Why we need to stop supporting candidates who listen to God instead of the American people
In sixth grade, when my teacher announced that George W. Bush had won his 2004 re-election bid, a lot of us groaned, and I even remember one girl say “we’re all gonna die!”. I didn’t really understand why she said that until later on in life when I found out that George Bush’s foreign policy was driven by that voice inside his head he called “God”.
Without a doubt, it was Bush’s “God” rhetoric that helped him wage two disastrous wars in the Middle East. They were speeches that invoked a “crusade” against evil which made the American voter think the United States was at war against the Islamic world, a battle of Christianity (good) vs Islam (evil).
And if the hint in George Bush’s speeches weren’t enough to set off alarm bells all those years ago, his outright claim that God told him to end the tyranny in Iraq and that God chose him to deliver the world from evil, should be enough to wake us up to the dangers of presidents who listen to the voice of God. It was because Bush anointed himself as God’s warrior that we now have a cluster-fuck in the Middle East.
It is therefore disappointing to see, more than a decade later, Republican presidential candidates continuing to campaign with the God rhetoric. The mainstream media has not scrutinized the GOP candidate’s theocratic tendencies hard enough (or at all).
This past weekend, Ted Cruz, Mike Huckabee, and Bobby Jindal were speakers at the Religious Liberties Conference in Iowa. The main host of the event, Kevin Swanson, defends the anti-homosexual agenda of the notorious human rights violating government of Uganda, believes that there should be a death penalty for gays, believes that children should drown instead of reading “homosexual” Harry Potter, and shouted throughout the event that Jesus Christ was king of the democratic United States.
Long story short, there is no difference between Swanson and your average ISIS sympathizer, only a change of name.
The three presidential candidates who were present did not fall behind in promoting this brand of religious fanaticism. While Bobby Jindal and Mike Huckabee have become irrelevant to the presidential race, Senator Ted Cruz is one of the GOP candidates who the mainstream media continues to report as on the rise.
While the media is fast to report on Ted Cruz’s growing popularity, they easily overlook statements such as the one he said at the Religious Liberties Conference. “Any president who doesn’t begin every day on his knees isn’t fit to be commander-in-chief of this country”.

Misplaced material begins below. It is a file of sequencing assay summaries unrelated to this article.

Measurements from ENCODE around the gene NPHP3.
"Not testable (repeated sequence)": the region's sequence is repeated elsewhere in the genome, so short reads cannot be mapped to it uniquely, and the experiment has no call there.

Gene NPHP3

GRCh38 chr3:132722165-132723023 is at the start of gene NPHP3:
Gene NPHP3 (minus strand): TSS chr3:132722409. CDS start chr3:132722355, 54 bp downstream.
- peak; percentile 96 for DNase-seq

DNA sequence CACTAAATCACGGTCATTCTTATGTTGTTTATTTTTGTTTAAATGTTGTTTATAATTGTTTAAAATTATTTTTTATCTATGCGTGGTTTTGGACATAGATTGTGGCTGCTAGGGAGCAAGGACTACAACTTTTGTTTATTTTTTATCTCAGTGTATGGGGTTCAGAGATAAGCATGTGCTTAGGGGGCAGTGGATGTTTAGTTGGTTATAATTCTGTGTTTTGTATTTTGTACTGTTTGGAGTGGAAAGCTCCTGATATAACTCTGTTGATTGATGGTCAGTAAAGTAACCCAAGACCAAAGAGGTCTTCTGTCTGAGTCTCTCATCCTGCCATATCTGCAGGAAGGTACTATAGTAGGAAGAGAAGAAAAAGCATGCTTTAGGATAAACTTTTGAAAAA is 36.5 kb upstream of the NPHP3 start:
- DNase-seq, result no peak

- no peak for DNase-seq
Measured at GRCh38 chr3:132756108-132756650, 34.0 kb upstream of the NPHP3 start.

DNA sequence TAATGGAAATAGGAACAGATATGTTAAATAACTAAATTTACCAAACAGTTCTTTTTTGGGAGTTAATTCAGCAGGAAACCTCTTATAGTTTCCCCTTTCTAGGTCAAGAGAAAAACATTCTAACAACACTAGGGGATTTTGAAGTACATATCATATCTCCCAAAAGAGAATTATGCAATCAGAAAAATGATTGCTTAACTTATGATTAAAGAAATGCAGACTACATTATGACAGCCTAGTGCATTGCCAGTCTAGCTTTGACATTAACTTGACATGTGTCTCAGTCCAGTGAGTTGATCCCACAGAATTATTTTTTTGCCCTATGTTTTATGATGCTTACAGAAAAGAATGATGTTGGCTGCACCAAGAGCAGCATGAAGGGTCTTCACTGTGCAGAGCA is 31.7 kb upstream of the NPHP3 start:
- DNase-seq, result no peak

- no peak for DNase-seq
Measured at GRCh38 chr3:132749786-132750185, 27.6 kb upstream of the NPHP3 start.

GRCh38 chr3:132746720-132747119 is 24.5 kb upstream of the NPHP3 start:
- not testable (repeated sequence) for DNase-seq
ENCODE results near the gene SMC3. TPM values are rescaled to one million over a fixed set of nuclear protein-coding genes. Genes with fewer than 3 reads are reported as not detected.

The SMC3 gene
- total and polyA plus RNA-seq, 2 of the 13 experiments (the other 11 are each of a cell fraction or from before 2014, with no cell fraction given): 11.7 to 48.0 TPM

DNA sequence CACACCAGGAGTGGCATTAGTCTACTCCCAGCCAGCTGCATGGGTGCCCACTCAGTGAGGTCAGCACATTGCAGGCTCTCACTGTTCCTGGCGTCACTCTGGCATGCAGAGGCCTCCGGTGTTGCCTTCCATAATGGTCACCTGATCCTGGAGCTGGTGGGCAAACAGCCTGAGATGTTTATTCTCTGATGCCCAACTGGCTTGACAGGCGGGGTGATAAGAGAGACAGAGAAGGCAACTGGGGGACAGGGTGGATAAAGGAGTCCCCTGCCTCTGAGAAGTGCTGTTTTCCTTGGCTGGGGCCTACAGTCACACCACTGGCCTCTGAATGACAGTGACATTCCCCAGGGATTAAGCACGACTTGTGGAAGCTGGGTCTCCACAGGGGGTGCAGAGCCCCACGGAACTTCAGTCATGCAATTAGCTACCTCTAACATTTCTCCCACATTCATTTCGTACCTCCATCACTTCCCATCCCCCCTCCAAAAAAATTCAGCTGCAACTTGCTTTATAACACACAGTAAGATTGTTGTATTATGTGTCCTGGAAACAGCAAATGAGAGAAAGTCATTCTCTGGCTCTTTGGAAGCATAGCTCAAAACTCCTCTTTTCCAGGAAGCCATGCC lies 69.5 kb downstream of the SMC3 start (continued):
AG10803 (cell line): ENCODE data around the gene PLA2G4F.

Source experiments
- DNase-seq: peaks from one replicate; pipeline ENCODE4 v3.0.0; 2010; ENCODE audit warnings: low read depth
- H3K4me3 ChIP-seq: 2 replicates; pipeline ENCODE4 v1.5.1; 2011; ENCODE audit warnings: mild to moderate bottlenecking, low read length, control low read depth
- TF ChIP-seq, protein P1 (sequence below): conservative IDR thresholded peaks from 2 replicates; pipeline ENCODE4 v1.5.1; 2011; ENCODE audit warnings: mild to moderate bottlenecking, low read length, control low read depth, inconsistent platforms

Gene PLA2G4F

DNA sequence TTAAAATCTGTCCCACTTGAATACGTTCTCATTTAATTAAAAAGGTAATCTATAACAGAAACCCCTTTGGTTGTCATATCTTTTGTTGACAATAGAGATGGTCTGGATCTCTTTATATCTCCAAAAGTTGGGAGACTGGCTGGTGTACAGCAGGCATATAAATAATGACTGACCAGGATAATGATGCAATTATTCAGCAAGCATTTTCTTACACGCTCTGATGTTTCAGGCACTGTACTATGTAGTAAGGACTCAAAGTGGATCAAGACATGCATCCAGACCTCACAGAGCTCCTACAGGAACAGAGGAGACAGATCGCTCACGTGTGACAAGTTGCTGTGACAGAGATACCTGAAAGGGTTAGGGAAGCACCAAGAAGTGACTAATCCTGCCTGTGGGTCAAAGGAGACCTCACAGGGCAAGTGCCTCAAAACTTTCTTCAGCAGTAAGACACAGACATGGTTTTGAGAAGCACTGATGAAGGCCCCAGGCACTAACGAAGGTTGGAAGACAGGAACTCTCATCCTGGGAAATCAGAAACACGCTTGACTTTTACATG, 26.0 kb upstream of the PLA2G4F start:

It’s bad enough that candidates like Cruz have no shame in attending conferences where half of the people’s model rule of law is that of Uganda. What is scarier is his belief that the commander-in-chief of the United States should start off his day praying.
The President of the United States is in charge of the most powerful military in the world and in less than a second has the power to launch a nuclear war. And his guidance for exercising this power should be to get on his knees and listen to God? What if God tells him to attack Iran, Russia, or China?
The lunacy of Ted Cruz should not be laughed aside and made into a fringe comment without any consequence on the presidential race. Candidates who continue to use this religious driven discourse perpetuate an idea in conservative voters that it is okay for the most powerful man in the world to listen to the voice of God, instead of taking into the account the countless complexities of living in our world. Conservative voters don’t listen to more reasonable candidates like Rand Paul who takes into consideration all these complexities of starting another war, they listen to the guy who follows what God says.
I understand GOP candidates use God as a tool to win over conservative voters, but at what point will the media start questioning the GOP field for their dependence on the supernatural? If a candidate would come into the race saying they’re guided by the voice of Zeus, Osiris, or Thor, the mainstream media would go nuts, and seriously question the candidate’s sanity. Let’s not make the god of the Judeo-Christian faith any different.
Less than a week apart from the Religious Liberties Conference, Ted Cruz was not asked in the fourth debate about his connection with a radical like Kevin Swanson, or his God guided commander-in-chief comment.
Likewise, GOP candidates have not been asked to justify their outspoken belief in a God guided presidency, only exception being the last question at the first Fox News debate that seemed to encourage a God guided president.
After God pushed George W. Bush into steering the United States into disaster, you would think that the mainstream media would be more careful and vigilante of candidates who hold similar views.
Instead of arguing about Feuerstein’s idiotic rant against the evil Starbucks coffee cups, the mainstream media should be scrutinizing religious hard line presidential candidates.